Sarcopenia is defined by low function and low muscle quantity. Functional measures are not muscle-specific or sensitive to aetiology. Further, how to adjust muscle quantity for body size is debated and sarcopenic obesity is not well-described. Muscle-specific biomarkers strongly linked to functional outcomes are needed to properly address sarcopenia.


Current thresholds were used to investigate sarcopenia prevalence in different BMI-classes in 9615 subjects. Fat-free muscle volume (FFMV) and muscle fat infiltration (MFI) was quantified using MRI. For each subject, a sex-BMI matched virtual control group (VCG) was created and the FFMVi (FFMV/height2) z-score extracted from each VCG-distribution (FFMVi[VCG]). The value of combining FFMViVCG and MFI was investigated through hospital nights, hand grip strength, stair climbing, walking pace, and falls.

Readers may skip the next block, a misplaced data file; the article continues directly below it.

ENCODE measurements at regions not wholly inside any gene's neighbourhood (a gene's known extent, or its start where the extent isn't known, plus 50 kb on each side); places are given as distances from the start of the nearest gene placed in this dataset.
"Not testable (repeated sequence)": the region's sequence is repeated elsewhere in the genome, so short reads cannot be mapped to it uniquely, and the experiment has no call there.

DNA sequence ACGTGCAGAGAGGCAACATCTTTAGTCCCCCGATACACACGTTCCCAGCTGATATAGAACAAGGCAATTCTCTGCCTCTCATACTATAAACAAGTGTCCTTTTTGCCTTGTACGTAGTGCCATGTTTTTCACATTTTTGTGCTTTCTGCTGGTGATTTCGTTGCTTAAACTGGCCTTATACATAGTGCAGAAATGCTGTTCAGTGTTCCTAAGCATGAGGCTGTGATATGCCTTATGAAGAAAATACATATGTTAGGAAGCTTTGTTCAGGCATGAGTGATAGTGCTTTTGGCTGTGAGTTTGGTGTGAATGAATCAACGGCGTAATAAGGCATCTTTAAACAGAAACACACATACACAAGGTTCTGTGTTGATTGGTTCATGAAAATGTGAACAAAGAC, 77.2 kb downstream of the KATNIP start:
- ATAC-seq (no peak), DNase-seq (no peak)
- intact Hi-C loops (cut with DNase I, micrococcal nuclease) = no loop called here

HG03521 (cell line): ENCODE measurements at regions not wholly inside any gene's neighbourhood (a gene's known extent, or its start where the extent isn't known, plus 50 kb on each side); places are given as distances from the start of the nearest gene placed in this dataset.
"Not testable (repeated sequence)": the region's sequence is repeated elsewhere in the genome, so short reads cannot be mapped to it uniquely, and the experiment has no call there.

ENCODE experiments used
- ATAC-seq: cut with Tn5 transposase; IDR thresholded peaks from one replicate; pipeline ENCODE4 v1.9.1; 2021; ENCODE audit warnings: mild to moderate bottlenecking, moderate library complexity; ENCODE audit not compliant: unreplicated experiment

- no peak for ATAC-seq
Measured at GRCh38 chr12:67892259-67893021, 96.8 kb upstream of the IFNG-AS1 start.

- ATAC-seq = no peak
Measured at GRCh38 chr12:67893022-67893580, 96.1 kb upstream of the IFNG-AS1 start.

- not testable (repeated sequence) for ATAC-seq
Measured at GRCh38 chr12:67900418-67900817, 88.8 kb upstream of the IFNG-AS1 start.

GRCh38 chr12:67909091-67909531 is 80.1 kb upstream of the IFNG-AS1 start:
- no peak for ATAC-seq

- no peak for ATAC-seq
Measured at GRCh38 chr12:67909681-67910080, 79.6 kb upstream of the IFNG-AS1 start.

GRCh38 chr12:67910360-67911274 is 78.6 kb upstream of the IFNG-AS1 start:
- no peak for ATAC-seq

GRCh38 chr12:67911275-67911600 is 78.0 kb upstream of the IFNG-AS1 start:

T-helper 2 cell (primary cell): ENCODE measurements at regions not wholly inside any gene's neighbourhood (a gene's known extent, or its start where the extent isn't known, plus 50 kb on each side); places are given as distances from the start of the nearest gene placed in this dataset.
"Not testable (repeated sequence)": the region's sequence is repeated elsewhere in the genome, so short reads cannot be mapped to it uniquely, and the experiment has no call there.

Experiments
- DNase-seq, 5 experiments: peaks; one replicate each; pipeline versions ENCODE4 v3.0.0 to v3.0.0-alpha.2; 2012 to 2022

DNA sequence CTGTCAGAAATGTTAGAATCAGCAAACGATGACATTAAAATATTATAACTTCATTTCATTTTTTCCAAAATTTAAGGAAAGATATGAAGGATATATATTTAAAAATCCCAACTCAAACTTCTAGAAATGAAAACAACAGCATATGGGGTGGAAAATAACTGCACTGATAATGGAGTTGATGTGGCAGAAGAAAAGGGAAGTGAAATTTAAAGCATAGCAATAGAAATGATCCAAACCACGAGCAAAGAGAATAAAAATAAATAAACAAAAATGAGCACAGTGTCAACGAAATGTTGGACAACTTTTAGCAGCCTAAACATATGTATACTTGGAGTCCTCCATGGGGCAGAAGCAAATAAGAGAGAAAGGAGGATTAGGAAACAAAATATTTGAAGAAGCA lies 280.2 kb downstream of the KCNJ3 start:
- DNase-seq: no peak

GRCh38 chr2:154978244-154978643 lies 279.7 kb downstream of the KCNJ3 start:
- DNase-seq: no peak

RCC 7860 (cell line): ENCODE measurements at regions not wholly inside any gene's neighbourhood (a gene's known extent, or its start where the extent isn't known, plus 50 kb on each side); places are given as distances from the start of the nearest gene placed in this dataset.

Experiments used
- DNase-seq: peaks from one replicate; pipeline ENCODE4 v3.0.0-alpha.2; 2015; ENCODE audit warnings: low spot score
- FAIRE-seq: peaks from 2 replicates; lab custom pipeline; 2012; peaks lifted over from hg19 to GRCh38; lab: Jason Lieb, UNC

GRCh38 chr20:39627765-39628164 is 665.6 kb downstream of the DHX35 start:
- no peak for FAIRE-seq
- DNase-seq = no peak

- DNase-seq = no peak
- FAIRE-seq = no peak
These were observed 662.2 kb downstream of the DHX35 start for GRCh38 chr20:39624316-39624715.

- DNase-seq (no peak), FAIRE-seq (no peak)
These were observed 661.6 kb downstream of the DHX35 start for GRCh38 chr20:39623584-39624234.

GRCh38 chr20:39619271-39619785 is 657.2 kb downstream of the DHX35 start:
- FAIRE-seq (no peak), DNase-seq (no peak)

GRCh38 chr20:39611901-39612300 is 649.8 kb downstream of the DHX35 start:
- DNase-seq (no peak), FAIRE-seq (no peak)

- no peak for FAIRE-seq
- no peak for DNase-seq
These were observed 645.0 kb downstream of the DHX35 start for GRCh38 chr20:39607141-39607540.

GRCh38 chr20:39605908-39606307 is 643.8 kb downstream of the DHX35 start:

Current definition showed decreased sarcopenia prevalence with increased BMI (normal weight 4.3%/overweight 1.1%/obese 0.1%) and previously suggested adjustments (e.g. division by height2) did not normalize this BMI-association. In contrast, the prevalence of low functional performance increased with increased BMI. The association between FFMVi and BMI (R2=0.66) was however normalized by FFMVi[VCG] (R2=0.01). Hospital nights, low hand grip strength, slow walking pace, no stair climbing were positively associated with MFI (p<0.05) and negatively associated with FFMVi[VCG] (p<0.01). Falls were positively associated with MFI (p<0.01), non-significant for FFMVi[VCG]. FFMVi[VCG] and MFI combined had highest diagnostic performance for detecting low function.


Today’s sarcopenia definitions are BMI-dependent, limiting detection in overweight/obesity where functional performance was lower. VCG-adjusted muscle volume (FFMVi[VCG]) enabled BMI-invariant detection, enabling proper assessment across BMI-classes. FFMV and MFI provides a more complete, muscle-specific description linked to function, enabling objective sarcopenia detection.